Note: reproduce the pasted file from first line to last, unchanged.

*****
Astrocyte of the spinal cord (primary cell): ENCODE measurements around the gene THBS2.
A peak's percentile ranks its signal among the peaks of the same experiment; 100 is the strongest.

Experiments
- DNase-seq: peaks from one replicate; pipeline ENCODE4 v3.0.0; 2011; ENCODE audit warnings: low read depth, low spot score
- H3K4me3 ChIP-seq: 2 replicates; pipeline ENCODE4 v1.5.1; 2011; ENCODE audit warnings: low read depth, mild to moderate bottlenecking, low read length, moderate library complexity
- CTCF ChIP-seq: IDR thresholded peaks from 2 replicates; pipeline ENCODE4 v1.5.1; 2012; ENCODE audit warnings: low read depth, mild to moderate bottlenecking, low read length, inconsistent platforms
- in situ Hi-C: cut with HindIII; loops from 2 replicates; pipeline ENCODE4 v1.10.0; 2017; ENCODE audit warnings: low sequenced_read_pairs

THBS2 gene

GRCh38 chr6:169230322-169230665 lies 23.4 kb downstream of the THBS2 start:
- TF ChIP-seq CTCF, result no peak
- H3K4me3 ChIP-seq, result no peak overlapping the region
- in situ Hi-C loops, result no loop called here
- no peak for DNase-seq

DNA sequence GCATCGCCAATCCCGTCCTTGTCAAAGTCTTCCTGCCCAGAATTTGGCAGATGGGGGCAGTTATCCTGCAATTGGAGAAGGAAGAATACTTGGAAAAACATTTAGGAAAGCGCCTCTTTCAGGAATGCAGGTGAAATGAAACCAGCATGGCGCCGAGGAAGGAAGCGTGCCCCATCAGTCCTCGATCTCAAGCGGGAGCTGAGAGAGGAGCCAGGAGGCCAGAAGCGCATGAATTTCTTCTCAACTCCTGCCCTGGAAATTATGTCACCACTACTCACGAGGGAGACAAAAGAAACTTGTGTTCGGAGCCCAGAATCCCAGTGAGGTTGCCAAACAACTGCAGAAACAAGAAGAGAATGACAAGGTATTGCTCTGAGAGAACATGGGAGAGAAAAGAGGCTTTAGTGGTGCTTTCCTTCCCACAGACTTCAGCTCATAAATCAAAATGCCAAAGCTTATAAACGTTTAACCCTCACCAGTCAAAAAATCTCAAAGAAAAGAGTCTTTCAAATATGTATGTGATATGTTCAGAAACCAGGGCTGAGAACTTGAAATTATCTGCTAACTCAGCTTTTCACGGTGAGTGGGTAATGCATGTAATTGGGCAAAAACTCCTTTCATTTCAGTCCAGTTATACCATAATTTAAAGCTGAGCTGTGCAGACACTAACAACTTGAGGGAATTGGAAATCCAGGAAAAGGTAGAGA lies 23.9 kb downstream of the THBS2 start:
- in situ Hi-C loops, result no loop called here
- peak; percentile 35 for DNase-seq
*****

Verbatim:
Astrocyte of the spinal cord (primary cell): ENCODE measurements around the gene THBS2.
A peak's percentile ranks its signal among the peaks of the same experiment; 100 is the strongest.

Experiments
- DNase-seq: peaks from one replicate; pipeline ENCODE4 v3.0.0; 2011; ENCODE audit warnings: low read depth, low spot score
- H3K4me3 ChIP-seq: 2 replicates; pipeline ENCODE4 v1.5.1; 2011; ENCODE audit warnings: low read depth, mild to moderate bottlenecking, low read length, moderate library complexity
- CTCF ChIP-seq: IDR thresholded peaks from 2 replicates; pipeline ENCODE4 v1.5.1; 2012; ENCODE audit warnings: low read depth, mild to moderate bottlenecking, low read length, inconsistent platforms
- in situ Hi-C: cut with HindIII; loops from 2 replicates; pipeline ENCODE4 v1.10.0; 2017; ENCODE audit warnings: low sequenced_read_pairs

THBS2 gene

GRCh38 chr6:169230322-169230665 lies 23.4 kb downstream of the THBS2 start:
- TF ChIP-seq CTCF, result no peak
- H3K4me3 ChIP-seq, result no peak overlapping the region
- in situ Hi-C loops, result no loop called here
- no peak for DNase-seq

DNA sequence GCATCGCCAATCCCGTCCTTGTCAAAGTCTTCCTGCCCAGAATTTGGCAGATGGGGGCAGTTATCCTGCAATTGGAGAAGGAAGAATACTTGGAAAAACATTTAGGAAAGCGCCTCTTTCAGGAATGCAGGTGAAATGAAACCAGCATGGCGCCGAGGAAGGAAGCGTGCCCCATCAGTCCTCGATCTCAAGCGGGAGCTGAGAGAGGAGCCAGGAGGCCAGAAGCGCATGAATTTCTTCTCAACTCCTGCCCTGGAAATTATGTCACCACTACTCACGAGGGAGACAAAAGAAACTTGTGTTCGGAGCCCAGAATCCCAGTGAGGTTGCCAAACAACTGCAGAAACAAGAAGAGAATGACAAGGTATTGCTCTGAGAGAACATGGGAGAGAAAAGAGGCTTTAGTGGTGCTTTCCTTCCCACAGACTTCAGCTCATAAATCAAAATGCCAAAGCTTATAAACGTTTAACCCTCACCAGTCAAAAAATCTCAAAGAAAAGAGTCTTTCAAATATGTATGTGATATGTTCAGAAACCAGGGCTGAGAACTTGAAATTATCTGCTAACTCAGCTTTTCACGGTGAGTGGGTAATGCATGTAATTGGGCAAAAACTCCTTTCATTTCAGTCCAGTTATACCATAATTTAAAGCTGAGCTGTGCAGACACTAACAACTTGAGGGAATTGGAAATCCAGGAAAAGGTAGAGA lies 23.9 kb downstream of the THBS2 start:
- in situ Hi-C loops, result no loop called here
- peak; percentile 35 for DNase-seq